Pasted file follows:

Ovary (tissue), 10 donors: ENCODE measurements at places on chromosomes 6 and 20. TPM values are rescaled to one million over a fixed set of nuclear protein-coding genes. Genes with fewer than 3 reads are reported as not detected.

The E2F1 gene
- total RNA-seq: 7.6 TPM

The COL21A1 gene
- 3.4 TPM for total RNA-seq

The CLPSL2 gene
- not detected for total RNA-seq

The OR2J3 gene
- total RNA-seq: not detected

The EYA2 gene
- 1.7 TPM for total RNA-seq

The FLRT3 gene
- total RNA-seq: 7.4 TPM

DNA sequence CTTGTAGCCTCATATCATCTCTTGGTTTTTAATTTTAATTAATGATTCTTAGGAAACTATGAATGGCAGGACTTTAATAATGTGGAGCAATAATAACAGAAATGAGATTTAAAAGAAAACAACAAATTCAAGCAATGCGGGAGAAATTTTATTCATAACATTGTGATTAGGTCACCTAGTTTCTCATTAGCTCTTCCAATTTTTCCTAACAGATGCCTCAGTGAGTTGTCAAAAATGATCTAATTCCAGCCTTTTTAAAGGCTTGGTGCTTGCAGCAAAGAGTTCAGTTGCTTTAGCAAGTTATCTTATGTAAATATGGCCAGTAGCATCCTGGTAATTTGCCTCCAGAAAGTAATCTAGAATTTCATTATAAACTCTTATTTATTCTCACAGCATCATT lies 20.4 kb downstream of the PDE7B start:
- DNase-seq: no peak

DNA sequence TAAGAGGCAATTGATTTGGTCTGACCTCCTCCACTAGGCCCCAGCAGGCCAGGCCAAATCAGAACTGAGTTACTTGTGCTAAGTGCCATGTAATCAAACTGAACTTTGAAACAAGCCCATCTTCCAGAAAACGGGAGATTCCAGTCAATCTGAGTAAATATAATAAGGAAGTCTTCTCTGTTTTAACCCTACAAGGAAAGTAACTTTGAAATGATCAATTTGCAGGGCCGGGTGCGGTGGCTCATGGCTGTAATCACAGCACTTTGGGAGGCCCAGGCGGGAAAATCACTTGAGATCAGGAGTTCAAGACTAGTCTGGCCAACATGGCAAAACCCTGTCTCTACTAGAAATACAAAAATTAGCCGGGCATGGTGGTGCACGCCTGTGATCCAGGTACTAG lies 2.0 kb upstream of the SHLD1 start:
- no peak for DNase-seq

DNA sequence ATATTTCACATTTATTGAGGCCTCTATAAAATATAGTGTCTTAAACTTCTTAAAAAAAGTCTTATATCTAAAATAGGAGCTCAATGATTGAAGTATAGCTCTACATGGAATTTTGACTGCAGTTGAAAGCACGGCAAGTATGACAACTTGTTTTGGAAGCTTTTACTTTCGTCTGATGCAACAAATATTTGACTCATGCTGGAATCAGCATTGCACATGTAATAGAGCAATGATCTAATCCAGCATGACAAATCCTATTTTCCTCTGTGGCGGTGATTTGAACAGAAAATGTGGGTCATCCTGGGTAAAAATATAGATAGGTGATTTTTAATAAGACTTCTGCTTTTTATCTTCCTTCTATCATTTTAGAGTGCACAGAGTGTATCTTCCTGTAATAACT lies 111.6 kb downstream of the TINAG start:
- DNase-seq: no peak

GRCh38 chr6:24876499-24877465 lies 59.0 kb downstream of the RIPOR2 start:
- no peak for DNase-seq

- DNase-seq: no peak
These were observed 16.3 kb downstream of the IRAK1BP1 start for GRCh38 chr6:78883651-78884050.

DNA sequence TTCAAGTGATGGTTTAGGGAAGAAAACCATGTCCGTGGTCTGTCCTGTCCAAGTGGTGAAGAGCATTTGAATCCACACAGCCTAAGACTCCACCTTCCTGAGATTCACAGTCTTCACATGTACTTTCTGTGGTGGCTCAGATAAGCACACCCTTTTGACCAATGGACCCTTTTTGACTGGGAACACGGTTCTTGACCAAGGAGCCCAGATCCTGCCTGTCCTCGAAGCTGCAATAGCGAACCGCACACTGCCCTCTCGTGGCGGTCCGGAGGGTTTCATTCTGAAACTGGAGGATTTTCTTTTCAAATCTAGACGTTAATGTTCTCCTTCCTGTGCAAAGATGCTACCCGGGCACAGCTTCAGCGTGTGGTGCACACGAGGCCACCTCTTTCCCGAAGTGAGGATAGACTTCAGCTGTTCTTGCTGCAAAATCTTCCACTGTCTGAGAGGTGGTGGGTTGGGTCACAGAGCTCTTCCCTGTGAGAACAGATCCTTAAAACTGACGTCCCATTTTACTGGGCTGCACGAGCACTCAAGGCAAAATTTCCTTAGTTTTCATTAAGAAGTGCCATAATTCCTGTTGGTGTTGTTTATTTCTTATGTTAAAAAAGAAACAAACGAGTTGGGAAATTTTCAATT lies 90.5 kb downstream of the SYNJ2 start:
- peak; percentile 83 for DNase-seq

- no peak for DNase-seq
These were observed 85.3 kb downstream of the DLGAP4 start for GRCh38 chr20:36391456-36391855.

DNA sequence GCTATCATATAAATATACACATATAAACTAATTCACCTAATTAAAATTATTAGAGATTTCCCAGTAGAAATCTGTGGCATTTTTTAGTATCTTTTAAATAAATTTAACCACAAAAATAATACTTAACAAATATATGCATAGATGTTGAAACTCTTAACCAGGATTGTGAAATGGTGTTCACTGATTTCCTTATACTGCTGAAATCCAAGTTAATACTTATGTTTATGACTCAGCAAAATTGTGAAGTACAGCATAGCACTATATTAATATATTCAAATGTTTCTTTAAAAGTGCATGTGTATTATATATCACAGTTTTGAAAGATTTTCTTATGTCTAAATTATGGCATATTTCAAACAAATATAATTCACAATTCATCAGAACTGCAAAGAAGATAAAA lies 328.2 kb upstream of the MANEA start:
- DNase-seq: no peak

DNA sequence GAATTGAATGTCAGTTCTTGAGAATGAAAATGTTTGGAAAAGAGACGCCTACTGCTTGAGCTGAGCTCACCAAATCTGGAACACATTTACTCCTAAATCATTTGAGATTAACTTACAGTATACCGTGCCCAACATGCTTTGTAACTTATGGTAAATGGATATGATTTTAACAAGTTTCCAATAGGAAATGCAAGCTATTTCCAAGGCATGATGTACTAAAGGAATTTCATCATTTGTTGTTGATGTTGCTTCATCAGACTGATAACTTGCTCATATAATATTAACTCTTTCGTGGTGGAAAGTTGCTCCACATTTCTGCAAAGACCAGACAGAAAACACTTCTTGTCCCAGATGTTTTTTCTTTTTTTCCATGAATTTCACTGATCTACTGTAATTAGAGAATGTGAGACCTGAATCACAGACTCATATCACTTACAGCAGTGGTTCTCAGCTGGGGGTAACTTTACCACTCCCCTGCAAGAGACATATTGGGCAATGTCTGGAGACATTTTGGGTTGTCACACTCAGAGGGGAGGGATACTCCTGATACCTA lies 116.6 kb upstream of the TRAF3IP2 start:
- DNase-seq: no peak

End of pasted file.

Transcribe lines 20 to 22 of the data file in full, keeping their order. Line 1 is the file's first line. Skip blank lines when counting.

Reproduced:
GRCh38 chr6:24876499-24877465 lies 59.0 kb downstream of the RIPOR2 start:
- no peak for DNase-seq

- DNase-seq: no peak